This page was last updated on $Date: 2000/03/06 00:01:08 $
DOT 5 Brake Fluid
Mike Burdick (on the SOL list) says:
A while back when this topic came up, I posted excerpts from a Skinned
Knuckles article on silicone brake fluid. They made the best attempt I've
seen so far to actually address this issue with hard data instead of
anecdotes. The data they used came from military tests in jungle
conditions and tests from the original producer of DOT5 fluid (DuPont? I
can't remember...). Even so, they were not able to come up with many
conclusions about DOT5 fluid. In a nutshell, the conclusions were:
They also made some general recommendations based on this data and
personal experiences. These, along with recommendataions of list members
- DOT5 does not absorb water and may be useful where water absorption
is a problem.
- DOT5 does NOT mix with DOT3 or DOT4. They also maintain that all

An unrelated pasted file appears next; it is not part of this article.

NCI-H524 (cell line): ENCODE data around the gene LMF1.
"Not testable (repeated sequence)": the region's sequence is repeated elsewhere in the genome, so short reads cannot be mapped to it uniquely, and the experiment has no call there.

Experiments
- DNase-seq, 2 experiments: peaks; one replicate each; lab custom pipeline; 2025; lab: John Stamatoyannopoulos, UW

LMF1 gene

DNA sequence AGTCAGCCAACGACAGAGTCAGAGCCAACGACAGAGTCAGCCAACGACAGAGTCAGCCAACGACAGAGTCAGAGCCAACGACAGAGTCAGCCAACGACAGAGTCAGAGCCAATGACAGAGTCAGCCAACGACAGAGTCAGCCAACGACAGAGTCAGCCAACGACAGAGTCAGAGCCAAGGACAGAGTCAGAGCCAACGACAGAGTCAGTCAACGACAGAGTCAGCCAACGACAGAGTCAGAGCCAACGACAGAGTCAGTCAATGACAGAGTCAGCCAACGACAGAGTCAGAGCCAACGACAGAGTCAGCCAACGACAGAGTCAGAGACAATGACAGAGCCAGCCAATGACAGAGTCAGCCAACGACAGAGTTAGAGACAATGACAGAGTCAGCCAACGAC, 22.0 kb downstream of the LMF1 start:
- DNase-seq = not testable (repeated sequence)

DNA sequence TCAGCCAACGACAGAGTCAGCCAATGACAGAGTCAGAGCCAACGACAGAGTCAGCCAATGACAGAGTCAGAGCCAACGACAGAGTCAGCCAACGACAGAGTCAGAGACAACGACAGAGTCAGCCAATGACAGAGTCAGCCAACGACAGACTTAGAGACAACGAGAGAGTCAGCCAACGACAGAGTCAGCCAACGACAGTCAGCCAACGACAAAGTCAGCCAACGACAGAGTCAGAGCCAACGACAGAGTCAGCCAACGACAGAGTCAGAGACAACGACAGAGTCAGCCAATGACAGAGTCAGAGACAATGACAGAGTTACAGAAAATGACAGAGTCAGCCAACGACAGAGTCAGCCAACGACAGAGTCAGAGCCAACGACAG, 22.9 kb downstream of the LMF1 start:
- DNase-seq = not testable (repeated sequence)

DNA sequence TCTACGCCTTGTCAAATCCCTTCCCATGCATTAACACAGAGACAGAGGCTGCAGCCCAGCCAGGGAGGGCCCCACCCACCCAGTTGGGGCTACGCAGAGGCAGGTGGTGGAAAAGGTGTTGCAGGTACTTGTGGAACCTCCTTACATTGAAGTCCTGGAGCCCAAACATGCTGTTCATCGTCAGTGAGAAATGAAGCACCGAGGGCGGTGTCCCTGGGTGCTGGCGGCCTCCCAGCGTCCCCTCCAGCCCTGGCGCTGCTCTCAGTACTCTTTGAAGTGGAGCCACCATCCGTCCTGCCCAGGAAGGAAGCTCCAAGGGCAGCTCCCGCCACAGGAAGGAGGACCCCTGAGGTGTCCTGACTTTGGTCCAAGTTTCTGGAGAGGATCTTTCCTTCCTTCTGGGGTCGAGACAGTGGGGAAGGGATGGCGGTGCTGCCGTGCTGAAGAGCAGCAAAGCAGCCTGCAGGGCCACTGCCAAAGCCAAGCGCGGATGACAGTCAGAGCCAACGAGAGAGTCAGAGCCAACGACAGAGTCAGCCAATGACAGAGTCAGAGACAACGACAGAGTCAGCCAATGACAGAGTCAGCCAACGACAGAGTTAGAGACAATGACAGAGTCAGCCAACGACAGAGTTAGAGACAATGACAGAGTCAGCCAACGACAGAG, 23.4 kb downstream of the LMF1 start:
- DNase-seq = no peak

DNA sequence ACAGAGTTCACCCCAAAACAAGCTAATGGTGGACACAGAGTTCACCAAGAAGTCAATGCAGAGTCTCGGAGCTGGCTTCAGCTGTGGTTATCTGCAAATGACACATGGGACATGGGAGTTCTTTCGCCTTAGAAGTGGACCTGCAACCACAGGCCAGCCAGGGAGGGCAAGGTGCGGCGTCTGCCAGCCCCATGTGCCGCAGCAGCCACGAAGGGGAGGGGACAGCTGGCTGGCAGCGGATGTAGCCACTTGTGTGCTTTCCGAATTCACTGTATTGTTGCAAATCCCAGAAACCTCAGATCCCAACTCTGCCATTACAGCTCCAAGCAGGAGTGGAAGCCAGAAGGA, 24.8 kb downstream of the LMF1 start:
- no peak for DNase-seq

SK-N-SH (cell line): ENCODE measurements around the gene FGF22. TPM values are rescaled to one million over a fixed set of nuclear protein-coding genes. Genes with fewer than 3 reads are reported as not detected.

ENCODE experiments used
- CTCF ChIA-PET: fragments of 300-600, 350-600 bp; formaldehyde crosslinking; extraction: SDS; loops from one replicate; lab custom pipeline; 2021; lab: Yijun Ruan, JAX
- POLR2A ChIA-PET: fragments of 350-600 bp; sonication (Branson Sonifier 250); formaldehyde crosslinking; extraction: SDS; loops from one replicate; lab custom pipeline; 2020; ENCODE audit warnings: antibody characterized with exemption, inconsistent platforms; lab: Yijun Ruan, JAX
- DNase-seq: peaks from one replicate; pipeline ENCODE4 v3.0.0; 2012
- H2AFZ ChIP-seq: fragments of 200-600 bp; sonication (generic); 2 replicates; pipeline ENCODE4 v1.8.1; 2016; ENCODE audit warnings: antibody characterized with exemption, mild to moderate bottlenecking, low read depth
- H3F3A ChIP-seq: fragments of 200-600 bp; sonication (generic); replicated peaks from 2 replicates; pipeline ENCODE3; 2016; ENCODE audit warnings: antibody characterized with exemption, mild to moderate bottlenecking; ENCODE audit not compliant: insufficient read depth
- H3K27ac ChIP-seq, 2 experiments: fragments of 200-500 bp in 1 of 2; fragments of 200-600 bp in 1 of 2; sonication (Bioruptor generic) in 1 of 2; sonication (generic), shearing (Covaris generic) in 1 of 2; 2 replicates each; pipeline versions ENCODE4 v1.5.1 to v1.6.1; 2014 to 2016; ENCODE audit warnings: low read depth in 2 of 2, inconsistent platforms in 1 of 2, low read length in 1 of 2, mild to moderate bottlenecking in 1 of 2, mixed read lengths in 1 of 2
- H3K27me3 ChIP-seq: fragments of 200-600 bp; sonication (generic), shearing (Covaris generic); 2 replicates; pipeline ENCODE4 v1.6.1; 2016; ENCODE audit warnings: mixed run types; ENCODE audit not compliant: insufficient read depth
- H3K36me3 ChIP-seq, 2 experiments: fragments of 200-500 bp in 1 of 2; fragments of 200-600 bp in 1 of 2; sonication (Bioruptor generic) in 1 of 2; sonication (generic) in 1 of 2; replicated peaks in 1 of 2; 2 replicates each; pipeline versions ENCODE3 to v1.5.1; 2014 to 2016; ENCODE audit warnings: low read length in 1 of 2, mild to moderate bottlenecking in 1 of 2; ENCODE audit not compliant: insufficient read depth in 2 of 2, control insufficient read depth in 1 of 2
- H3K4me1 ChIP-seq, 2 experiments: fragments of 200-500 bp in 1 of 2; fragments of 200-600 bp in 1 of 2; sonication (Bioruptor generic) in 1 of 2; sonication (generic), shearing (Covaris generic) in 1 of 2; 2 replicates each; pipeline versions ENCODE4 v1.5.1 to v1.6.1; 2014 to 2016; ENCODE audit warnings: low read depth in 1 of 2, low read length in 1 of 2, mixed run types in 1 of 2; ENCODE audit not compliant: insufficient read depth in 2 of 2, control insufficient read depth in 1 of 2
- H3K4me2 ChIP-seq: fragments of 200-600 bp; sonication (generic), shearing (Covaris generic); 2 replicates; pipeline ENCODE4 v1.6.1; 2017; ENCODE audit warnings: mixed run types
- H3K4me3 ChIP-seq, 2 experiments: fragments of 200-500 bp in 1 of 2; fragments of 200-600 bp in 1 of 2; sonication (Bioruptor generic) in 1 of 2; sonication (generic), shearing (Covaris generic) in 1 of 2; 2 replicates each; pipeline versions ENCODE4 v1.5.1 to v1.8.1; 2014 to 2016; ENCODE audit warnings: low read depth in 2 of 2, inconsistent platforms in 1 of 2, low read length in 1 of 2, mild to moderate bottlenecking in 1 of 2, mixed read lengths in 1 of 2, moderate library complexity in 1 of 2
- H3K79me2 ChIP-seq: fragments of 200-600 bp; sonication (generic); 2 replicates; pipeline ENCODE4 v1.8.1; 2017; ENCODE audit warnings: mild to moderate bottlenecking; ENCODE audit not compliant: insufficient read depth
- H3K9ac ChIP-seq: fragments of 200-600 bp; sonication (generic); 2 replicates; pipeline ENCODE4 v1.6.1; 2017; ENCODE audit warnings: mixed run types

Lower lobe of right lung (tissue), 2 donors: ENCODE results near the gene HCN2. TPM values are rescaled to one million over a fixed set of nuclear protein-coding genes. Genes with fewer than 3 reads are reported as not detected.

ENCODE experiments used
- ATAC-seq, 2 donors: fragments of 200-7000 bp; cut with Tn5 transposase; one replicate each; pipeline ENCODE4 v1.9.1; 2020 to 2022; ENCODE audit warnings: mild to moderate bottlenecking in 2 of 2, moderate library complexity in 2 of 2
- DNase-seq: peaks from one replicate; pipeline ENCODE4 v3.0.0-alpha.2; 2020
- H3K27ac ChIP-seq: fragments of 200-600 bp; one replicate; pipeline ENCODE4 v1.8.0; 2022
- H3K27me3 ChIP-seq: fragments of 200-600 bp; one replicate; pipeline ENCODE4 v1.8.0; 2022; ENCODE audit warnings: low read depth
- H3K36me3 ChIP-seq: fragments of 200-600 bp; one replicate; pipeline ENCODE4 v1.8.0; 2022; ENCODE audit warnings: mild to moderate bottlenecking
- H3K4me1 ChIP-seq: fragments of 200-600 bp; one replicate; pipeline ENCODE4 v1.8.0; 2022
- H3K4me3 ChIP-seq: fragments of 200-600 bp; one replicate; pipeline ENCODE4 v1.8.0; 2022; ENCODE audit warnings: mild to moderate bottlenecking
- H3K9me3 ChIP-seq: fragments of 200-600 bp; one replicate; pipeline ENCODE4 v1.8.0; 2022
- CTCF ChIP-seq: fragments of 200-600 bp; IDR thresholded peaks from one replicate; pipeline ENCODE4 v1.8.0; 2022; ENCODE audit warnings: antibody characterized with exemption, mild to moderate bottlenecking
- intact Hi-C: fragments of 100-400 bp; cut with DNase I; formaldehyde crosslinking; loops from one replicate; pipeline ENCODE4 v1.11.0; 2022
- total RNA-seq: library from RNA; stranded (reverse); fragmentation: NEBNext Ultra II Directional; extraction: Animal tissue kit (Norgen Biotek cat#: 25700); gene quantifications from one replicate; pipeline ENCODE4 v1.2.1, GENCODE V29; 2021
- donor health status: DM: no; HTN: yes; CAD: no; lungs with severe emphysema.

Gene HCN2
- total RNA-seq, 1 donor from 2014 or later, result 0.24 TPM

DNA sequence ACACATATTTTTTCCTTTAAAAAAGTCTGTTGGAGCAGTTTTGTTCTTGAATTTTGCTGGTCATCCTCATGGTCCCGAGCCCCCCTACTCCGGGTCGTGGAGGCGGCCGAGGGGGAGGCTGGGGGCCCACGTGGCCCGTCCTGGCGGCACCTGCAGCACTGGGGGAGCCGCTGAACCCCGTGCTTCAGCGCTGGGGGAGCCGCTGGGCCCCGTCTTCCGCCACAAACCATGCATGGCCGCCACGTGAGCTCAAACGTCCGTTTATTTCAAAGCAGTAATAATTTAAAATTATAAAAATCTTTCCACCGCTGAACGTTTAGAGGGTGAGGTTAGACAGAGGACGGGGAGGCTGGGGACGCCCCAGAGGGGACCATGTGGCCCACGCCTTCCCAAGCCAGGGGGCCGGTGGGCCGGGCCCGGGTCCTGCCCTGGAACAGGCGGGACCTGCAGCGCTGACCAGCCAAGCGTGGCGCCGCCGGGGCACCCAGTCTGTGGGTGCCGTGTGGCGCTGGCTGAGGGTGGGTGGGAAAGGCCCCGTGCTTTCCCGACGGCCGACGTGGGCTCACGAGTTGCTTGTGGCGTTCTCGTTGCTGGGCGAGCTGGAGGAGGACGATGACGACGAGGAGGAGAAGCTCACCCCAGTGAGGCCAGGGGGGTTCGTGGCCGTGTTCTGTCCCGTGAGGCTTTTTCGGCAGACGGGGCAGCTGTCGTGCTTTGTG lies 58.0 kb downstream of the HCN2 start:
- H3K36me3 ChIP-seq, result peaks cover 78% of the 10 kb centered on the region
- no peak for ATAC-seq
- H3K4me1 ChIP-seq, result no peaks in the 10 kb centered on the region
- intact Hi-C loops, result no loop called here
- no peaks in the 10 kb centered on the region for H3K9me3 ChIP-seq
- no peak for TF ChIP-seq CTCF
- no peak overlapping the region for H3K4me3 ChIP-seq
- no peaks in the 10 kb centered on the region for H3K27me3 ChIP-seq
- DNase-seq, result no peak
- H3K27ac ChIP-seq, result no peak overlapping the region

reported problems with DOT5 are probably due to some degree of mixing
with other fluid types. They said the proper way to convert to
DOT5 is to totally rebuild the hydraulic system.
- Reports of DOT5 causing premature failure of rubber brake parts
were more common with early DOT5 formulations. This is thought to
be due to improper addition of swelling agents and has been fixed
in recent formulations.
- DOT5 is compatible with all rubber formulations.
- DOT5 doesn't eat paint.
- If it works for you, use it. You won't hurt anything if you do the
conversion correctly. (See, #2 above)
- Careful bleeding is required to get all of the air out of the
system. Small bubbles can form in the fluid that will form large
bubbles over time. It may be necessary to do a series of bleeds.
- DOT5 is probably not the thing to use in your race car although it
is rated to stand up to the heat generated during racing
conditions. The reason for this recommendation is the difficult
bleeding mentioned above.
- DOT5 is a good choice for the weekend driver/show car. It doesn't
absorb water and it doesn't eat paint. One caveat is that because
it doesn't absorb water, water that gets in the system will tend to
collect at low points. In this scenario, it would actually be
promoting corrosion! Annual flushing might be a good idea.